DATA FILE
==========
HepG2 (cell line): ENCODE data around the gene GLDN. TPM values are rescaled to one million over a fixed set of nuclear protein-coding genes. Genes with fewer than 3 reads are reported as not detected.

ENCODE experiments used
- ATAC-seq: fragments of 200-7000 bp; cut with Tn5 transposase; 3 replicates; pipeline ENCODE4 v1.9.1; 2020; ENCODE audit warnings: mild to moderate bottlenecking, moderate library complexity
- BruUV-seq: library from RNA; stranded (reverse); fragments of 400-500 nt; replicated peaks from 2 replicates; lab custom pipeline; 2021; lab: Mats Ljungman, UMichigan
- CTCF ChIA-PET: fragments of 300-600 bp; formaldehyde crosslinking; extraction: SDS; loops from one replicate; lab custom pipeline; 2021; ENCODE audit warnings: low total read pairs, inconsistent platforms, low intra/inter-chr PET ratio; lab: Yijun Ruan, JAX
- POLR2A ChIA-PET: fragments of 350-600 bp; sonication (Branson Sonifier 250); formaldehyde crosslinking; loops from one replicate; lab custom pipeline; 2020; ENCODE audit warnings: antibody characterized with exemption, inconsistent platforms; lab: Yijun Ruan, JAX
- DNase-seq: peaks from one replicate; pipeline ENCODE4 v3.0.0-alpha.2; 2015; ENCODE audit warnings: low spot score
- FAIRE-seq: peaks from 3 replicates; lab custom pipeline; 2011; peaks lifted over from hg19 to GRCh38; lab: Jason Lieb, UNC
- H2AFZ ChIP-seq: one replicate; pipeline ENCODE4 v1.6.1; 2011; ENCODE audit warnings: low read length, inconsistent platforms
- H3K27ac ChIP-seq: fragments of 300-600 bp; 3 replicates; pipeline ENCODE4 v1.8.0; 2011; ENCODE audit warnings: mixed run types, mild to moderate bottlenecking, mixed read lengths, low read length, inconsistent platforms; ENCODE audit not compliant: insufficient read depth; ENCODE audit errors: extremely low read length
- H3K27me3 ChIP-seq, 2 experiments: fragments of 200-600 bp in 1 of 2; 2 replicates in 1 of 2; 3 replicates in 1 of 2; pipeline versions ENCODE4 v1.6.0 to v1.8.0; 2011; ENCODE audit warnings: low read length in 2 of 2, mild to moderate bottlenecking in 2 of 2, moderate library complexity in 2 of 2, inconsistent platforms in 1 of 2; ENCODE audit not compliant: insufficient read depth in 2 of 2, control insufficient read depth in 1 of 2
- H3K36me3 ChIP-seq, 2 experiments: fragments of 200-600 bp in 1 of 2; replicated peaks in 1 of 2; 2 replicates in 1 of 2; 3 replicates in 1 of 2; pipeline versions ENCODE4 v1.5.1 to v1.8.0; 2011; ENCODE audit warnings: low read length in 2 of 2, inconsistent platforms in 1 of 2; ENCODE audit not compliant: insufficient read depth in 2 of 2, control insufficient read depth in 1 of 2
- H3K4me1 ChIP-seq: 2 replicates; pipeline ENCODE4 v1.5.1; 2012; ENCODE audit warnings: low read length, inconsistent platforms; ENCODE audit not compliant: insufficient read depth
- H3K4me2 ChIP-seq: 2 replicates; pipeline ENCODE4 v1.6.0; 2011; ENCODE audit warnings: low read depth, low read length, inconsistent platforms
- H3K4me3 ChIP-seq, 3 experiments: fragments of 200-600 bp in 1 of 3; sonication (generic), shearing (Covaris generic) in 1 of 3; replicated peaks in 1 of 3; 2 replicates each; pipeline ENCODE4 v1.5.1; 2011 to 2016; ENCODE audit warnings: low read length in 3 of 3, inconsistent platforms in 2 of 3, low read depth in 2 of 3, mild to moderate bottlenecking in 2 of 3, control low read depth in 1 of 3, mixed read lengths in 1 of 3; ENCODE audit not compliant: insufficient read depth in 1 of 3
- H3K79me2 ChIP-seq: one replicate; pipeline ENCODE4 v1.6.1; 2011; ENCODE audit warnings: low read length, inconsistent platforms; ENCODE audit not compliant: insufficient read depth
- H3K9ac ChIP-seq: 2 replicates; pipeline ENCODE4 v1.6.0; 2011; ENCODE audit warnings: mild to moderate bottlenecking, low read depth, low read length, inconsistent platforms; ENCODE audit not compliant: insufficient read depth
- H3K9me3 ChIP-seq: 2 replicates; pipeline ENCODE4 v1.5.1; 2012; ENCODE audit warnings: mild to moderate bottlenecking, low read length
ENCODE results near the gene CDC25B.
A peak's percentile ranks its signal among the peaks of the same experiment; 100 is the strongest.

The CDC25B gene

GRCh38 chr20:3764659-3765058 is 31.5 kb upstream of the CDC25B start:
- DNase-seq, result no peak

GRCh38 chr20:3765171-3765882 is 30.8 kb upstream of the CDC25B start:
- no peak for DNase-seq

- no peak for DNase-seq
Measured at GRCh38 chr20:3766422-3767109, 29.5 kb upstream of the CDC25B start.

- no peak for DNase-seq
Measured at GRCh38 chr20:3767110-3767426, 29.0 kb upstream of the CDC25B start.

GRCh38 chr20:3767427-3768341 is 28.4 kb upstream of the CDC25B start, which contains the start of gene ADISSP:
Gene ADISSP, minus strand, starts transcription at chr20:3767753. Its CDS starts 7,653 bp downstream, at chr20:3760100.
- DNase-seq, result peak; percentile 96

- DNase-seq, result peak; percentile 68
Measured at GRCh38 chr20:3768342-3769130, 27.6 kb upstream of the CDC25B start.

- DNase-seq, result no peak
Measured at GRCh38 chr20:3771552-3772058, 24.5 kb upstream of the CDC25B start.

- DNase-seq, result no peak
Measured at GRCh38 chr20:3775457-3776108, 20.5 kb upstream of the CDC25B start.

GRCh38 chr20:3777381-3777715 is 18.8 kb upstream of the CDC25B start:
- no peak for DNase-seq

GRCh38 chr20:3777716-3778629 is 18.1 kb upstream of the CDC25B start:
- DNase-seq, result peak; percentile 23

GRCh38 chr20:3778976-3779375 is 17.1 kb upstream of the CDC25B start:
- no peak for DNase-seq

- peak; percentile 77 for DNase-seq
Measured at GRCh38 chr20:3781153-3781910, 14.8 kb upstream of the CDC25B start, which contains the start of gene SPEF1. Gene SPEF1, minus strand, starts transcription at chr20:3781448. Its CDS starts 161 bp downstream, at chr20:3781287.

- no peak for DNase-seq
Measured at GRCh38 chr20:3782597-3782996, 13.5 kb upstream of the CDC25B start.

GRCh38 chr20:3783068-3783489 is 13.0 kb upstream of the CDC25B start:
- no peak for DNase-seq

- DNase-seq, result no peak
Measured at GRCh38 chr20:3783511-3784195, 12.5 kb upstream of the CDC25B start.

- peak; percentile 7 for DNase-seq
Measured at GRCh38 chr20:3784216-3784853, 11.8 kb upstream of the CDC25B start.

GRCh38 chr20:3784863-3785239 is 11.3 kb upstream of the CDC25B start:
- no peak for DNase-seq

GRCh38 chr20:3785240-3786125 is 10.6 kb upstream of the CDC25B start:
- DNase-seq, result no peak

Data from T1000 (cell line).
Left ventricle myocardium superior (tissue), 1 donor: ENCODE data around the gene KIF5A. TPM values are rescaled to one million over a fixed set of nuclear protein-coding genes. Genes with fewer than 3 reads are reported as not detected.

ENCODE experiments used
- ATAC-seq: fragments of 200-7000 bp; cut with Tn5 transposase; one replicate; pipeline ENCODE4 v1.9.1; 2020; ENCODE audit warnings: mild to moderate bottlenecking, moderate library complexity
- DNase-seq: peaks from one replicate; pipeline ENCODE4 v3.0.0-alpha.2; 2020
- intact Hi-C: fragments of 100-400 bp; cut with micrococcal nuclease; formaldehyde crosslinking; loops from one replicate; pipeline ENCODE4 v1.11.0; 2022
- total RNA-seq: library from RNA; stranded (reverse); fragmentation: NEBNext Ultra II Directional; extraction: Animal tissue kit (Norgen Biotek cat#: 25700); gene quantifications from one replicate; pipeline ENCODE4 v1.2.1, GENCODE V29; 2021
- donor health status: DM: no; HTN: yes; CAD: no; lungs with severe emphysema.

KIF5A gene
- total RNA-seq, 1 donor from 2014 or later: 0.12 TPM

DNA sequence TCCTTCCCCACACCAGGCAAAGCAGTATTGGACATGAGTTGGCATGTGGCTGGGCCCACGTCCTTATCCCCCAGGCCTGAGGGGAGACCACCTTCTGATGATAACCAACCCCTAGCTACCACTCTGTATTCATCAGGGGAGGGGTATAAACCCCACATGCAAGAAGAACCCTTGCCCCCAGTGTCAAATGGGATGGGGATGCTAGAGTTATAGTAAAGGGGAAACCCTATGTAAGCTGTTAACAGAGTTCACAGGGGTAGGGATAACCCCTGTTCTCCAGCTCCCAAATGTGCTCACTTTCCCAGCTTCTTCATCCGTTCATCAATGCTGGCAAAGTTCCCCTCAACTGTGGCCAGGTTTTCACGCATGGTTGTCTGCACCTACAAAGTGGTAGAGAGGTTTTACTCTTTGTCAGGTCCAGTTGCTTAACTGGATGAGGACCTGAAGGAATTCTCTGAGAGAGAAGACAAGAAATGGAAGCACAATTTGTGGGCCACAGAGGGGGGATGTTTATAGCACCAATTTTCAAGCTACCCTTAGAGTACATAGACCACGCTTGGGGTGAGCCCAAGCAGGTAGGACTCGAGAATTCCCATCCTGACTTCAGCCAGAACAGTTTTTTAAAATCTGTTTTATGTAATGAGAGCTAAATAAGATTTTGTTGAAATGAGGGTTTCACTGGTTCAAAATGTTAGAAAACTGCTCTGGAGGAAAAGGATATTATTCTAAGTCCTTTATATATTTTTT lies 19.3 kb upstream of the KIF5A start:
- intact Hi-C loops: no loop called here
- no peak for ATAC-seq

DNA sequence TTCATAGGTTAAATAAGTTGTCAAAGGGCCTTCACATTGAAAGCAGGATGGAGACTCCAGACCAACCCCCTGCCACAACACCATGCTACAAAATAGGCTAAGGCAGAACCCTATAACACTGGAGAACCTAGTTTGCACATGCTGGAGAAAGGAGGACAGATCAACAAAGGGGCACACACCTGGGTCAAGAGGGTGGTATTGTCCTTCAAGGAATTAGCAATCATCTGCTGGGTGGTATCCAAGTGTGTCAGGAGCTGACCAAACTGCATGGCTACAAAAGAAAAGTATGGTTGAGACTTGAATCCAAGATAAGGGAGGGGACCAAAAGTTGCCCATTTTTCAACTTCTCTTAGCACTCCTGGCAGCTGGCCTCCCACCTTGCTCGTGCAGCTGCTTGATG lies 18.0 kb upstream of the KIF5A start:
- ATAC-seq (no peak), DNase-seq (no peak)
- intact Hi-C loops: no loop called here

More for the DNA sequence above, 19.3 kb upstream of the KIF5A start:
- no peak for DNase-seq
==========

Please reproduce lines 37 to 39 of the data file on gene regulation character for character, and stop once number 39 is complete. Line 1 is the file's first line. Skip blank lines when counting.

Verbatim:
- DNase-seq, result no peak
Measured at GRCh38 chr20:3775457-3776108, 20.5 kb upstream of the CDC25B start.

GRCh38 chr20:3777381-3777715 is 18.8 kb upstream of the CDC25B start: